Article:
Crypto Ads in India to Brandish with "Highly Risky" Disclaimer
The Advertising Standards Council of India (ASCI), the sovereign regulatory body for all forms of advertisements, has published a new set of guidelines for stakeholders in the digital currency ecosystem.
As contained in a press release shared by the regulator, the new guideline, set to kick off in April, became necessary in the wake of the proliferation of crypto ads in the past year.
According to the ASCI, the majority of these adverts often contain limited information that may prey on the naivety of Indians. In response to this perceived threat, the regulators mandate that all adverts must carry the disclaimer;
“Crypto products and NFTs are unregulated and can be highly risky. There may be no regulatory recourse for any loss from such transactions.”
The disclaimer must be visible in both print and other forms of media. Specifically, TV Ads that are more than 2 minutes long are mandated to contact a clear voiceover of the disclaimer at the beginning and end, respectively. Additionally, the ASCI said the disclaimer must remain on TV screens for a minimum of five seconds.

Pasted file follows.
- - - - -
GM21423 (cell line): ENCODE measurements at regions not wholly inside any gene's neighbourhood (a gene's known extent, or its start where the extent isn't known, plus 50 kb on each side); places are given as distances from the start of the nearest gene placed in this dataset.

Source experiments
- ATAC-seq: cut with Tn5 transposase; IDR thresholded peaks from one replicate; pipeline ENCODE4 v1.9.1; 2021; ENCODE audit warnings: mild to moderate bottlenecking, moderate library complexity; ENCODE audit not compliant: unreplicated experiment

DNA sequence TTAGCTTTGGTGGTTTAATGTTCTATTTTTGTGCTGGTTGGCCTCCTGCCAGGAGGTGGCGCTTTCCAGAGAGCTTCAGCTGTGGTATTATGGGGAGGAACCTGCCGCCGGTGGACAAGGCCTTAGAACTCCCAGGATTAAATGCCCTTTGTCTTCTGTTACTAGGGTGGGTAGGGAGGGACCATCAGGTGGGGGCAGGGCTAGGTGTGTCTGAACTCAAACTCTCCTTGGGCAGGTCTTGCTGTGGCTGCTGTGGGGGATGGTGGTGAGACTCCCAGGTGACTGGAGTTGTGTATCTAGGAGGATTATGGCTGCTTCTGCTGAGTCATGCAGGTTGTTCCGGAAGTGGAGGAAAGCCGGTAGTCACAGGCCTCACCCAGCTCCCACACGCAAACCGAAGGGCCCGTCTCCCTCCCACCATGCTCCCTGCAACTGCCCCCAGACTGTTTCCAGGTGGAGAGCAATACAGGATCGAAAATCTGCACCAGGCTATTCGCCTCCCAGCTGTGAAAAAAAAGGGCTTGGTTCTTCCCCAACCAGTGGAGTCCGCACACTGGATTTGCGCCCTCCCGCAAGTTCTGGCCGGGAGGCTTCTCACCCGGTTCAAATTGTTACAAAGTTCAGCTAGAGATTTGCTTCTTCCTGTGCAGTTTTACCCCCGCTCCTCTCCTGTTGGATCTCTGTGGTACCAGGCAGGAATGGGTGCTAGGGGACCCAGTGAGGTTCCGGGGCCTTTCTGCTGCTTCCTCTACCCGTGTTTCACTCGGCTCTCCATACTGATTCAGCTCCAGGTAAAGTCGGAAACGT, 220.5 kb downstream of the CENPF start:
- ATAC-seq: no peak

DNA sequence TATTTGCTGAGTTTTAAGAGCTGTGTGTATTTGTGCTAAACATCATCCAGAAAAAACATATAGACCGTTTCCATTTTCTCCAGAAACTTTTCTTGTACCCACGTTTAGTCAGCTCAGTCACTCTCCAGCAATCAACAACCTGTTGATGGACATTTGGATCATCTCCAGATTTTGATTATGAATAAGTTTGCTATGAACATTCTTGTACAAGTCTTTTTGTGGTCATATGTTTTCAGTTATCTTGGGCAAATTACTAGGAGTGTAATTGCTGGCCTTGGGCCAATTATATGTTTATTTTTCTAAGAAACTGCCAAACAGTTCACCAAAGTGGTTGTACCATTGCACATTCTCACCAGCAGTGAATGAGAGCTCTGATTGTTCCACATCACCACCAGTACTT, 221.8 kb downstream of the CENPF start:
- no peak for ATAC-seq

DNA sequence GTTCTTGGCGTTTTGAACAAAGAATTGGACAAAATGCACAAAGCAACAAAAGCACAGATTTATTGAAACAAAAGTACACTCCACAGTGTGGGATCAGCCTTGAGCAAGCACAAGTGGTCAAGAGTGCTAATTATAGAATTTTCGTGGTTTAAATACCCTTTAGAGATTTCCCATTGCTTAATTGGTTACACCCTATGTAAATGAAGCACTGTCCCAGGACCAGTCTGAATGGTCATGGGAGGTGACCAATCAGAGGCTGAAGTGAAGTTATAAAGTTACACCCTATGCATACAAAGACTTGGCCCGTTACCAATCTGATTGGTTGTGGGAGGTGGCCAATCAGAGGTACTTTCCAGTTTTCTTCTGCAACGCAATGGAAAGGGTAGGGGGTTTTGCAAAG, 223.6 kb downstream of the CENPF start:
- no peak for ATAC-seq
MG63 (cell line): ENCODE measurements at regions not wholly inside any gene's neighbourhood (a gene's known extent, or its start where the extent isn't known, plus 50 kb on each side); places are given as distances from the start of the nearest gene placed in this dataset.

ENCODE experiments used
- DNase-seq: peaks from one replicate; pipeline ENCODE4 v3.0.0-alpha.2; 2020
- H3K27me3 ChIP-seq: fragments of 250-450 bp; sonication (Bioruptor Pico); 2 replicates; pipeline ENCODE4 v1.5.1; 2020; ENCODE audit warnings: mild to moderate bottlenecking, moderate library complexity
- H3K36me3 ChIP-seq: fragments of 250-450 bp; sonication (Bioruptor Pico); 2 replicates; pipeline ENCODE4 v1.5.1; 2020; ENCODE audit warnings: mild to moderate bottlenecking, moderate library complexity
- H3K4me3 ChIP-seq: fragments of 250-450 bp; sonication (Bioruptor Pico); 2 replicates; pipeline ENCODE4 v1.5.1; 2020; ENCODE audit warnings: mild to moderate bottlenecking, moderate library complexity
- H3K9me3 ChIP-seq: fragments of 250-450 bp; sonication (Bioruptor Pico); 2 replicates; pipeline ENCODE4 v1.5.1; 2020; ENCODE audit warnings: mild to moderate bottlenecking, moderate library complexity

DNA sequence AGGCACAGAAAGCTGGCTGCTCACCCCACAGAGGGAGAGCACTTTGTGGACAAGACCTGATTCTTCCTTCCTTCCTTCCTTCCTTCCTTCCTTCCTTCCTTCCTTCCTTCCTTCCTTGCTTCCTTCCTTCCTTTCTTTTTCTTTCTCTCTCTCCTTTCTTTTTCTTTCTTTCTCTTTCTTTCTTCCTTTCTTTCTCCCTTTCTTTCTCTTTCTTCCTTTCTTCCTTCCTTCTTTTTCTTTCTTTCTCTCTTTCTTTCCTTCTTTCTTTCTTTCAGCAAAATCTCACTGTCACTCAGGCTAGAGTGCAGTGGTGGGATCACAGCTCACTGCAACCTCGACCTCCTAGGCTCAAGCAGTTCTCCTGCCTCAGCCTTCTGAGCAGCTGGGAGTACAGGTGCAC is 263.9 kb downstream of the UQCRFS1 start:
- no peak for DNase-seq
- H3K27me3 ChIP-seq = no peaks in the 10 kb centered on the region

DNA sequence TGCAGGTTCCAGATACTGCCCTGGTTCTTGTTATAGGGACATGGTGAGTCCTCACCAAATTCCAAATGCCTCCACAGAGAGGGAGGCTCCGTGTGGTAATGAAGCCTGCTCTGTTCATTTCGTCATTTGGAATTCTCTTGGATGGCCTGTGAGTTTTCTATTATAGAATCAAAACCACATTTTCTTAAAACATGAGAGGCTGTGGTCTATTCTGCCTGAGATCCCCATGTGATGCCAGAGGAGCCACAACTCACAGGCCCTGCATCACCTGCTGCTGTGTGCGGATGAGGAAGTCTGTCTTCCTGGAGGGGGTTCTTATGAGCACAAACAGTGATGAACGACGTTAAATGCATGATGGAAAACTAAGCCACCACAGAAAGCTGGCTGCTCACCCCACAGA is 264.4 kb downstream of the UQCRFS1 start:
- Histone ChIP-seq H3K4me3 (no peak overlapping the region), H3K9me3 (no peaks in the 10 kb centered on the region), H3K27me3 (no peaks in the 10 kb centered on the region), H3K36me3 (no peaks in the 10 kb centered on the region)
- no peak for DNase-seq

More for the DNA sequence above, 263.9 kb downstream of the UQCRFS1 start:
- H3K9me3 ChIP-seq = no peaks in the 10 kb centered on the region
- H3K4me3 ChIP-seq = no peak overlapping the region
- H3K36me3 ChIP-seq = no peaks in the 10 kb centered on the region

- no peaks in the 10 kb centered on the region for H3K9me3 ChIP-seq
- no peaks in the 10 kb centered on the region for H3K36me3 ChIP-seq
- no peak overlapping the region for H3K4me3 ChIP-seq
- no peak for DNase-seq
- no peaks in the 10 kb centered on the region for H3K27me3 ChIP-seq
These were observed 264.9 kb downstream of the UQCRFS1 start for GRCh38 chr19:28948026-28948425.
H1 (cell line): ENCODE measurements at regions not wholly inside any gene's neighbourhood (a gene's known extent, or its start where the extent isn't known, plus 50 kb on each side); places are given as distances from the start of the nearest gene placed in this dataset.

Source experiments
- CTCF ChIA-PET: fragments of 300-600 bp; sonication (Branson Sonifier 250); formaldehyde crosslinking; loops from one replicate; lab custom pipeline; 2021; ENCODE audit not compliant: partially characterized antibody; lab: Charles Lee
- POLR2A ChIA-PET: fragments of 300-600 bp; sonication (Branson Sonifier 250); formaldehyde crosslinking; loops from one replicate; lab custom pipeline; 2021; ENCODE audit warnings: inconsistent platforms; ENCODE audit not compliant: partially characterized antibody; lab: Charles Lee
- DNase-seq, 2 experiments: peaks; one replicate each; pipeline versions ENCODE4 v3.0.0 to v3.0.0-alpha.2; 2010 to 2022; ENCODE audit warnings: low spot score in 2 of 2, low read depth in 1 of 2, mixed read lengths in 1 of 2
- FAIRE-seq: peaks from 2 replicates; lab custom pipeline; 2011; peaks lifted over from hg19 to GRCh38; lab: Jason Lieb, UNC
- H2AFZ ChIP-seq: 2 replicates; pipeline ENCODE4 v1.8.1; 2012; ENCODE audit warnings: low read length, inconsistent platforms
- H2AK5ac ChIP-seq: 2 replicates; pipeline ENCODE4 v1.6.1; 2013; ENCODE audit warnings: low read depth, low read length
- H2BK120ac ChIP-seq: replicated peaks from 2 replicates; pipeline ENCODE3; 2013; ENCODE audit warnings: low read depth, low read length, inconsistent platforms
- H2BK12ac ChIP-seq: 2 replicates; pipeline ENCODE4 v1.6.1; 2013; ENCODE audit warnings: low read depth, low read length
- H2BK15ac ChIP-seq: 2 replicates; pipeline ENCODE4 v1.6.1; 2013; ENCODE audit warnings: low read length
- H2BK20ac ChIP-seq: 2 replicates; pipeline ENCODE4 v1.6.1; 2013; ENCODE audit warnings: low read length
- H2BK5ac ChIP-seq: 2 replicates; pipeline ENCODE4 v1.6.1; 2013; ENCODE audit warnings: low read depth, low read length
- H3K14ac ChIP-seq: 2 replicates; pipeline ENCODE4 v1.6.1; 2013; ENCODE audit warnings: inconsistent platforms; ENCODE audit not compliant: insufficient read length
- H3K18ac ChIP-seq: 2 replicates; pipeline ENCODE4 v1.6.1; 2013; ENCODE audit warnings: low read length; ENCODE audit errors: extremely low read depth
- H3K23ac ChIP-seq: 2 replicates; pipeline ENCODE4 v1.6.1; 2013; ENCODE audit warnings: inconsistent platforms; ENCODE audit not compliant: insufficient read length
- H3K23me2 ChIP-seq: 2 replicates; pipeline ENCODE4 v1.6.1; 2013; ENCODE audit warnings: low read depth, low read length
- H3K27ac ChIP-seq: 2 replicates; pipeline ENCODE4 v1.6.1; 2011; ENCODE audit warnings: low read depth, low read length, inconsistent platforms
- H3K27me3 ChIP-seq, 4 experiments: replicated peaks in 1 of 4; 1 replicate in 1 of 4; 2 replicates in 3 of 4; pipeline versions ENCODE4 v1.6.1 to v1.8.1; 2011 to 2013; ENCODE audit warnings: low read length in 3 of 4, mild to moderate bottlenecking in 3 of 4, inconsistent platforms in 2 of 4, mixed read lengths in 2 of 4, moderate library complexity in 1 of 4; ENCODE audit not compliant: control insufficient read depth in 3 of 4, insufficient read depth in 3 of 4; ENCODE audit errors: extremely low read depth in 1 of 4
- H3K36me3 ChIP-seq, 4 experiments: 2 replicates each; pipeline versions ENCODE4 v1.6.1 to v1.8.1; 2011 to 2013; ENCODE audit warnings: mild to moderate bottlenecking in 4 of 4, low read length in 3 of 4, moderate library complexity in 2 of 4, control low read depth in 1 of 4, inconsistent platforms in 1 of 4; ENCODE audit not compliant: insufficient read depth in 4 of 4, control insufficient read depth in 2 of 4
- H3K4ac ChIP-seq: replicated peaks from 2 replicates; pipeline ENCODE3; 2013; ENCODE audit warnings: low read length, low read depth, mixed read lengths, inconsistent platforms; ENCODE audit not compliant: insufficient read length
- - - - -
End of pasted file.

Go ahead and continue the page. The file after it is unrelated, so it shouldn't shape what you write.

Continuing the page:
As a major caution, the ASCI said adverts should not contain the words “currency”, “securities”, “custodian”, and “depositories”, as this can be misconstrued by the investing public as though cryptocurrencies are regulated commodities.
“We had several rounds of discussion with the government, finance sector regulators, and industry stakeholders before framing these guidelines,” said Subhash Kamath, Chairman of ASCI, “Advertising of virtual digital assets and services needs specific guidance, considering that this is a new and as yet an emerging way of investing. Hence, there is a need to make consumers aware of the risks and ask them to proceed with caution.”
While crypto ads are becoming one of the most prevalent ways for Virtual Assets Service Providers (VASPS) to publicize their products and services, regulators, including those from Singapore, UK and France, are tightening their efforts. With the India ad watchdog joining the trend, expectations now mount for more to join in the near future.
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